How to Best Manage Your Cholesterol
Cholesterol is the fatty, waxy substance, produced mostly by the liver but also by the food we eat, in your blood. We all have cholesterol in our blood, but with poor dietary lifestyle choices, high cholesterol has become a serious concern. The fatty deposits in our blood can begin to accumulate and stick to the walls of the arteries, narrowing them – known as atherosclerosis. This slowly limits the blood flow through the arteries, causing the heart to pump harder and ultimately leading to a higher risk of a heart attack or heart failure.
However, before we get into the specifics of how to manage our cholesterol, there are a few misconceptions that we should address. First, all cholesterol is not bad. Indeed, when you get a blood test, you will see three different readings – HDL, LDL and triglycerides. HDL — or good cholesterol — should be high. The higher, the better in fact, as a lower HDL number can be bad for your heart. LDL and triglycerides should remain low. It is when these “bad” cholesterol components are high that we are at greater risk of heart disease.
A second common misconception is that foods containing cholesterol and fats are necessarily bad for us. This is not the case. Shellfish, for example are very high in cholesterol and excellent for our cardiovascular health. Certain oils, like olive oil and other foods such as avocados are very high in fat, yet very healthy for us as well. The bottom line is that our bodies need good cholesterol and good fat to stay healthy too.
So How Do We Manage Our Cholesterol?
Diet and exercise are far and away the most effective ways of managing cholesterol. Poor dietary and lifestyle choices have created an obesity epidemic in United States and part of that includes a massive rise in patients with high cholesterol. By some estimates upwards of 100 million people are at heightened risk. Other patients may have high cholesterol due to family history or heredity, which may be harder to control with diet and exercise alone. The bottom line to managing heart health by regulating cholesterol is to lose weight; eat whole grains, fruits and vegetables; and to avoid highly processed foods, a diet high in saturated fat, and sugary food and drinks.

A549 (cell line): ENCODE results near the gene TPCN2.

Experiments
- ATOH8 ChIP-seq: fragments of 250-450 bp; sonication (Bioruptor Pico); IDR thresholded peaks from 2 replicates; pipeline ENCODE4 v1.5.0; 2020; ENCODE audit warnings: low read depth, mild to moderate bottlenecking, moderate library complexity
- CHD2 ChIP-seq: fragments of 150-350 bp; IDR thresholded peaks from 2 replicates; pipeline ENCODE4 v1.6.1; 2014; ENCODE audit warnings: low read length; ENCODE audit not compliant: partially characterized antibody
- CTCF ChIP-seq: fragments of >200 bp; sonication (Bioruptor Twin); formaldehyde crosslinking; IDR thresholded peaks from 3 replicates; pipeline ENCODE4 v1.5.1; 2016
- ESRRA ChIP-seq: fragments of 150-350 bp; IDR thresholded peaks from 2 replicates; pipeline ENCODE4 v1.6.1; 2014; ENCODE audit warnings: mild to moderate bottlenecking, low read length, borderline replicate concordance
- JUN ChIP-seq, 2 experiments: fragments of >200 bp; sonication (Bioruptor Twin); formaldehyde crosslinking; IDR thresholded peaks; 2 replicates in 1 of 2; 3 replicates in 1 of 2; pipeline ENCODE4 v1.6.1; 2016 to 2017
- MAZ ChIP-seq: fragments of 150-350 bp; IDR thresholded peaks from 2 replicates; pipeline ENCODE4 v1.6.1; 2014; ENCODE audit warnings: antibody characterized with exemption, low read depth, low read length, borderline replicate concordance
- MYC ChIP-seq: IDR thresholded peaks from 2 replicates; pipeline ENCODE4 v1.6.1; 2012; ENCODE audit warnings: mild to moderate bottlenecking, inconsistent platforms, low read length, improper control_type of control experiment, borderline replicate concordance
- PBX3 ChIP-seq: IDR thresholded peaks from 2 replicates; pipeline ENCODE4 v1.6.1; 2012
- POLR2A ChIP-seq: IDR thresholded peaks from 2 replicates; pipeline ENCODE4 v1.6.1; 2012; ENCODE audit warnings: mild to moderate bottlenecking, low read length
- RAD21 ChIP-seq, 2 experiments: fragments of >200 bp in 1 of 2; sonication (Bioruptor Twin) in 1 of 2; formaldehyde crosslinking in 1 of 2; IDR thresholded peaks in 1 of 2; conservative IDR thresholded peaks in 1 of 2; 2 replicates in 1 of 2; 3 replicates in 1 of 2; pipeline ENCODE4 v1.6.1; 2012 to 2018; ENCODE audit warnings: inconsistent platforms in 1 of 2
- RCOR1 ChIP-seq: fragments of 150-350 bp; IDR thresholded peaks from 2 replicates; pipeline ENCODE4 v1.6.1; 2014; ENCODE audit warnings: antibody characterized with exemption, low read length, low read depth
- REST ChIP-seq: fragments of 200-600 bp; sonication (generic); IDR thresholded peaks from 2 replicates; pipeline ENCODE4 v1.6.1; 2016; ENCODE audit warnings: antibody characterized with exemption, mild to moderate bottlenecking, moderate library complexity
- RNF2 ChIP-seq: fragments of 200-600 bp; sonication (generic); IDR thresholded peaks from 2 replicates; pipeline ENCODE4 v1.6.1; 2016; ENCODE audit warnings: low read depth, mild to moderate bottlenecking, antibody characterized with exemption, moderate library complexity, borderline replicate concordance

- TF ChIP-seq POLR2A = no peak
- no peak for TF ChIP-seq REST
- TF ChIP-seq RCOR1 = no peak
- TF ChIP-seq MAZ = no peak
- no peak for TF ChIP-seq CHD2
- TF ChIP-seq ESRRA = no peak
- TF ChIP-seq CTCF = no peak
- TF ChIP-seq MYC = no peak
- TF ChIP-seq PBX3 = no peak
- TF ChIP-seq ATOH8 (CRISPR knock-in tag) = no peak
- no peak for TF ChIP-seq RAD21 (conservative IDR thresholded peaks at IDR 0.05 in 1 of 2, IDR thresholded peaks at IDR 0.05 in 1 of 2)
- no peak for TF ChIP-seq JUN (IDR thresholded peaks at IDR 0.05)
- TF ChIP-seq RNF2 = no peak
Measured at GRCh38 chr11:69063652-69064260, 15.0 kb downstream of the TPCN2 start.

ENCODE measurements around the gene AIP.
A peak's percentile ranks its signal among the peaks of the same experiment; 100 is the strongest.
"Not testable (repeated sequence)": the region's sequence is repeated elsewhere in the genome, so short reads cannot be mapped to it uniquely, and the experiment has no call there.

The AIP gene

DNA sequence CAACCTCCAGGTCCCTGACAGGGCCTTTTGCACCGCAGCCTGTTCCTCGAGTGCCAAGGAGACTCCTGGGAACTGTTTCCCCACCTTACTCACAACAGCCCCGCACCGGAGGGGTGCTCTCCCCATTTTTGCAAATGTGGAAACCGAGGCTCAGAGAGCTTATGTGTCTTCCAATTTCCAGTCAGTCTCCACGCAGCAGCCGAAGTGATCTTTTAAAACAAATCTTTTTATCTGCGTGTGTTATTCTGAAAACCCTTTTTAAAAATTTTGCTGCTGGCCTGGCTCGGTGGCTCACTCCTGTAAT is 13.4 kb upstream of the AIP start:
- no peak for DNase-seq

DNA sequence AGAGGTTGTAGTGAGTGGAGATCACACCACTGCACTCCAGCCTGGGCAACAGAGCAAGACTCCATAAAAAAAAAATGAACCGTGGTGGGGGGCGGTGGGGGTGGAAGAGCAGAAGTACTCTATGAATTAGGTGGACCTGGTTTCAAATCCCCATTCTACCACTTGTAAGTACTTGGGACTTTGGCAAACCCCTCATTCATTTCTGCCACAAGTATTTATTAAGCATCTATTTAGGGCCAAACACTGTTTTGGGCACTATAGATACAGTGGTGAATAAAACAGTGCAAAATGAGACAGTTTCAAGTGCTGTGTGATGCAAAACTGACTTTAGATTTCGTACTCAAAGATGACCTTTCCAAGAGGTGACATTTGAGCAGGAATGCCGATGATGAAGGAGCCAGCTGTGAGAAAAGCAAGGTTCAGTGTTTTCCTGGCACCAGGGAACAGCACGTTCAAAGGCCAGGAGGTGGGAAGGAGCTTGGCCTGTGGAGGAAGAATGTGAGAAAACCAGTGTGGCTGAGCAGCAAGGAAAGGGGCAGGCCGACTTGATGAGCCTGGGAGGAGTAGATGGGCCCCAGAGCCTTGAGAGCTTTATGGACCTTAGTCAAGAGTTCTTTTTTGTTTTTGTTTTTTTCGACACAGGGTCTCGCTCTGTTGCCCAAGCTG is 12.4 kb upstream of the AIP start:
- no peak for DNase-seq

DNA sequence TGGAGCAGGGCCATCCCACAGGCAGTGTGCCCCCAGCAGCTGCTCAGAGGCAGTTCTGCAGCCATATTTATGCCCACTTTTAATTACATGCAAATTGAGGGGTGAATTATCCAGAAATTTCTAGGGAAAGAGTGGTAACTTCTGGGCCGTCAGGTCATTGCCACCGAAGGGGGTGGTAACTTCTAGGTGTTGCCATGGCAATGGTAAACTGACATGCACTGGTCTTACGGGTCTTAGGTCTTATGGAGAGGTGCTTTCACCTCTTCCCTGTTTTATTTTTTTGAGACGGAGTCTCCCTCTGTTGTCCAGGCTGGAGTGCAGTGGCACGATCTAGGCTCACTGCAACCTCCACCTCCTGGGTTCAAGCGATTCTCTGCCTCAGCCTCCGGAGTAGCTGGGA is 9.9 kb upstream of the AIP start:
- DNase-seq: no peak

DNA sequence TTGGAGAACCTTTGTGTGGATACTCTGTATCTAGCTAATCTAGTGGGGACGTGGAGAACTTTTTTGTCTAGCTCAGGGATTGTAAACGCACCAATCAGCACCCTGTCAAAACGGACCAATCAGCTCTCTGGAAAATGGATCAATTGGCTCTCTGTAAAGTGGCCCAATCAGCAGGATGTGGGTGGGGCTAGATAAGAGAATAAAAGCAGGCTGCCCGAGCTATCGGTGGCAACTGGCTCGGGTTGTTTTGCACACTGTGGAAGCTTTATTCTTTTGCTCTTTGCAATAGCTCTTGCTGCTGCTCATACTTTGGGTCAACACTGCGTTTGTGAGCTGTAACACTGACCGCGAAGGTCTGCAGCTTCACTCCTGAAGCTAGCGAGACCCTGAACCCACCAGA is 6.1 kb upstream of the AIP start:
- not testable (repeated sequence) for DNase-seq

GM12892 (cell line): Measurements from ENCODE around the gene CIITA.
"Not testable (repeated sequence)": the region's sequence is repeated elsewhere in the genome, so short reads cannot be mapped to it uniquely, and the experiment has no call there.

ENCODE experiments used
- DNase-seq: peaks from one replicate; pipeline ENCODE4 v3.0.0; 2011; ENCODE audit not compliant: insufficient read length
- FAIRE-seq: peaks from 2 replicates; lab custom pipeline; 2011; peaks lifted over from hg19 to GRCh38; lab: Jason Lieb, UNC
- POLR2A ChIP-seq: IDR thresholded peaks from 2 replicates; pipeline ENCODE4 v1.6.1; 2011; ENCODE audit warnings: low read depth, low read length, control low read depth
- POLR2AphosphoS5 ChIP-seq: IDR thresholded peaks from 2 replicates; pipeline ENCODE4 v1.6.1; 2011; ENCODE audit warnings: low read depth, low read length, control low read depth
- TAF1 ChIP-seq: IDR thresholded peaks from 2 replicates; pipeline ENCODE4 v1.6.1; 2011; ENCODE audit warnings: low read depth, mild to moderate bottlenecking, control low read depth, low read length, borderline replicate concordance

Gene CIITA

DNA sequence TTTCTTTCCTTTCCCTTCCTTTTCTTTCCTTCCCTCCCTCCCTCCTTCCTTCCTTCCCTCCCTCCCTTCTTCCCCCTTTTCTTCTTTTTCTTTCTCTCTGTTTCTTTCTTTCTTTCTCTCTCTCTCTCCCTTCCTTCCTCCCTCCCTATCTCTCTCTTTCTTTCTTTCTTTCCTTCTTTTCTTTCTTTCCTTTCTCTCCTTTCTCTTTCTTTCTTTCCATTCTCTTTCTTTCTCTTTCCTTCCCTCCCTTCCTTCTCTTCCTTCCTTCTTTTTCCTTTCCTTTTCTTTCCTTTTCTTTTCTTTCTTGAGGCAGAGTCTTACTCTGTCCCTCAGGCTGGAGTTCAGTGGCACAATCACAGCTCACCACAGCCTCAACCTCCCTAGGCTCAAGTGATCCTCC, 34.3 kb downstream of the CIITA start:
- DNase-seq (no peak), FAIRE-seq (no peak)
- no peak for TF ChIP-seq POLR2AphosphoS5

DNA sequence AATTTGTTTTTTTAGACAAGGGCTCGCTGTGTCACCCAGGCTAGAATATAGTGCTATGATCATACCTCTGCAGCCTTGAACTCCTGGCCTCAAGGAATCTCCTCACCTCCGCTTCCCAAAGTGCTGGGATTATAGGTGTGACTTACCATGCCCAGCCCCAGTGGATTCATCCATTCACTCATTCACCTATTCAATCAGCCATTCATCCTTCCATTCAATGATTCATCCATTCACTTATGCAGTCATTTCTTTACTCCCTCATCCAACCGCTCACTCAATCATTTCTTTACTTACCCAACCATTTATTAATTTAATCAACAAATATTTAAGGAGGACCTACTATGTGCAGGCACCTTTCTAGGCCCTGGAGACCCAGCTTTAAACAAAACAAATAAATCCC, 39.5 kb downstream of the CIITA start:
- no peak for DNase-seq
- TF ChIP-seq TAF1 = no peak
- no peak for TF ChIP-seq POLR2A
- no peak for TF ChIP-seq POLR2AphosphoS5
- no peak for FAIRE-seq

For those who, with diet and exercise alone, have not successfully managed their cholesterol levels, medications known as statins can be employed to reduce cholesterol levels. However, medications are not curative – they simply treat the symptom. Some patients do not respond well to statins, while others experience unacceptable side effects.
Ultimately, prevention is the best way to avoid many of the most common cardiovascular diseases, as well as the invasive and disruptive procedures necessary to treat them. We encourage you to speak to your cardiologist to learn more about ways to manage your cholesterol, especially if you are at a higher risk of cardiovascular disease or if you are currently managing a cardiovascular problem in your life.